<template>
  <!-- Component markup -->
</template>
<style>
  /* Include component-specific CSS here */
</style>
<script>
export default {
  //... component definition like properties and behaviors goes here
};
</script>

Note that the <style> section is entirely optional. Since we’re already loading the Bulma CSS framework, we won’t be using <style> in our single-file components.

Let’s create a basic Layout.vue component. Remember that this file should be located at .vuepress/theme/Layout.vue:

<template>
    <div>
        <header class="hero is-primary">
            <div class="hero-body">
                <div class="container">
                    <h1 class="title">{{ $site.title }}</h1>
                </div>
            </div>
        </header>
        <section class="section">
            <div class="content container">
                <h1>{{ $page.frontmatter.title }}</h1>
                <Content />
            </div>
        </section>
    </div>
</template>
<script>
export default {};
</script>

There are three things to make note of here. First, the $site variable, which contains information pertaining to our site as a whole. We can access the title attribute exported in our site’s config.js from this $site variable. Second, the $page variable contains data about the current page. We can add YAML front matter to our markdown files, and access this data in $page.frontmatter.

Finally, there is the markup that renders the content of the page. <Content /> references a built-in Vue component that will render the content of the markdown file as HTML inside of our Layout component.

Be sure to note that we wrapped all of the template markup inside of a single <div>. Vue will throw an error if the markup inside your <template> section doesn’t contain a single top-level element.

Now that we’re using front matter, we should tweak our index.md file a little bit. Instead of including the title inside of the markdown, let’s move it to the front matter.

---
title: Welcome to My Blog!
---
Lorem ipsum dolor sit amet, consectetur adipiscing elit. Maecenas sed ipsum maximus, volutpat justo in, ullamcorper purus. Etiam sapien nulla, finibus id nisi a, accumsan euismod elit. Nunc auctor ut lacus quis tempus. Pellentesque finibus ut nulla at finibus. Nam porttitor sodales finibus. Fusce efficitur risus eget sodales commodo.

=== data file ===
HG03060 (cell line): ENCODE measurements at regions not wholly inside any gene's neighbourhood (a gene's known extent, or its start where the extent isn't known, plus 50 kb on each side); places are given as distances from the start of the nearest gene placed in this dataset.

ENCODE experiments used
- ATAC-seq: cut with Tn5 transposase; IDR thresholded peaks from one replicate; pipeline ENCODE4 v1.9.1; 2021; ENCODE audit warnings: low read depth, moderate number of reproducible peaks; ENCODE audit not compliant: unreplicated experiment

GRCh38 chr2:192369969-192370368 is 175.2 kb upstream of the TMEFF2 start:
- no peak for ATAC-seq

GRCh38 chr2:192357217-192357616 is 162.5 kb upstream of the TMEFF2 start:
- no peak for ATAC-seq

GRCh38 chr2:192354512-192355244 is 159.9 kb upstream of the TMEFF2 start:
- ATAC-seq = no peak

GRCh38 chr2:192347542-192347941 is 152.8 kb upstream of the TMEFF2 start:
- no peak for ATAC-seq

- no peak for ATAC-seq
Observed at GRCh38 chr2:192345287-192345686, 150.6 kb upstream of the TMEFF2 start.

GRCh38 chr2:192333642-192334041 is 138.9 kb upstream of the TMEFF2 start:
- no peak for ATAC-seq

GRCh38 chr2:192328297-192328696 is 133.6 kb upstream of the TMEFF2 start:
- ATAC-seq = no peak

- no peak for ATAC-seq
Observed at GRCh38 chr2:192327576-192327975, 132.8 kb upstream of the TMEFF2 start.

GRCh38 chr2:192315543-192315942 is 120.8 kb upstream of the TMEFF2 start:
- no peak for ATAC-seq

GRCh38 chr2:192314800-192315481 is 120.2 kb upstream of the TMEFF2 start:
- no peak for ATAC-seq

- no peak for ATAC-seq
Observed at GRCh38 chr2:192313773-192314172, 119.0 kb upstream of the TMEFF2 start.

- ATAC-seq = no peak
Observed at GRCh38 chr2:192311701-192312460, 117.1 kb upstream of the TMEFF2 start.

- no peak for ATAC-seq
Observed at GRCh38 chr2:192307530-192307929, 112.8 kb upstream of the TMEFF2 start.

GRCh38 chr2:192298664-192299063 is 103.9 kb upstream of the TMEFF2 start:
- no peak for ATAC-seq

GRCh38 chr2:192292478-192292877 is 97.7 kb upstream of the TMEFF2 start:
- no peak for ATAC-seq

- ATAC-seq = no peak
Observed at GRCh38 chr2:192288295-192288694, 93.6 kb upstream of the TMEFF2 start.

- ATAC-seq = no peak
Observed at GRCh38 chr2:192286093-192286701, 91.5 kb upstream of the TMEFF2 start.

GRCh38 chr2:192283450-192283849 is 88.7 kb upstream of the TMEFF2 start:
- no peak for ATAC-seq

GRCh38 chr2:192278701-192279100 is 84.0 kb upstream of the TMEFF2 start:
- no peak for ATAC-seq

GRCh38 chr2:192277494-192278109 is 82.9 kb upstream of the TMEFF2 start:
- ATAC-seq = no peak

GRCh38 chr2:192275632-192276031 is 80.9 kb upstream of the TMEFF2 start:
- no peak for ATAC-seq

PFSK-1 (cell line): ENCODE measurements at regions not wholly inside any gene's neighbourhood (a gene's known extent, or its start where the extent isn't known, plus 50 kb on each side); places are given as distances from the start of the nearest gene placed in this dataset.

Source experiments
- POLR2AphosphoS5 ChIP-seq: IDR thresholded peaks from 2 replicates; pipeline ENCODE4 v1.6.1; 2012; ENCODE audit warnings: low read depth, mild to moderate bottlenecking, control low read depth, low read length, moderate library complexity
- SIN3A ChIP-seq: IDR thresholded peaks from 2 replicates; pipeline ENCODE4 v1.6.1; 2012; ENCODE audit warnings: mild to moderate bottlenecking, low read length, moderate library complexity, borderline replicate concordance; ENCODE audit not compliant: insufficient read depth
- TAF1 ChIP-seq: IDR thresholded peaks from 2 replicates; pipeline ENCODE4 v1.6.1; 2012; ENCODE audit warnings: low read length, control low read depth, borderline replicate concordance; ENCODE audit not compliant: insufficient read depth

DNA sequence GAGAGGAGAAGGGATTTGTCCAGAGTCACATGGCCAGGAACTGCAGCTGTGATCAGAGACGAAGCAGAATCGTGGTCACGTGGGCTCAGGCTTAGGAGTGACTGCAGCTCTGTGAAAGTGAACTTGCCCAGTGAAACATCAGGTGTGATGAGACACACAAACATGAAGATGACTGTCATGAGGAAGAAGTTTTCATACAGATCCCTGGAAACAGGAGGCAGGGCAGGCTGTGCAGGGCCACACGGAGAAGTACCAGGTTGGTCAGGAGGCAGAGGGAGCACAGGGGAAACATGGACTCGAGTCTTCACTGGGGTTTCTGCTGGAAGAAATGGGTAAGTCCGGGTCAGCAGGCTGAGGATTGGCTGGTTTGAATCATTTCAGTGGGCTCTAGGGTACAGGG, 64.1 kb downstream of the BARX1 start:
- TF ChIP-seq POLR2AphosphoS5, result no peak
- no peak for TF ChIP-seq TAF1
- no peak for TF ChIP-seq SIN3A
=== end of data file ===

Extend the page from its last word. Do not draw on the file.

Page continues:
Etiam velit sapien, posuere vitae enim eget, eleifend imperdiet nibh. Nunc rutrum neque in cursus euismod. Praesent velit felis, tristique in tincidunt in, euismod eu lorem. Pellentesque in ligula urna. Quisque cursus faucibus elit. Donec sem neque, sollicitudin auctor elementum a, tristique quis elit. Nullam mollis vitae elit id mollis.

By creating our own layout component in .vuepress/theme/Layout.vue, we are no longer using the default theme. When we restart our dev server with yarn dev, we’ll see our homepage rendered using our custom-built layout component:

https://res.cloudinary.com/forestry-demo/image/fetch/c_limit,dpr_auto,f_auto,q_80,w_640/https://forestry.io/uploads/2018/10/vuepress-demo-screen2.png

Not a bad start, but a blog needs posts, right? About that…

Creating Different Layouts

In order to make an effective blog, we should have at minimum two different views: a single view, for reading a post, and an index view, where we can browse a list of posts to select the one we want to read.

To achieve this, I’ve decided to create two new components — Single.vue and Index.vue — and add some logic to Layout.vue to determine which one should be used for that page.

Single View

Our Single.vue template is pretty simple:

<template>
    <div>
        <div class="backlink">
            <a href="/">← Home</a>
        </div>
        <div class="content">
            <h1>{{ $page.frontmatter.title }}</h1>
            <Content />
        </div>
    </div>
</template>
<script>
export default {};
</script>

For simplicity’s sake, I’ve just added a link to navigate back to the homepage on every post. The rest of the template looks a lot like the body of our Layout.vue component.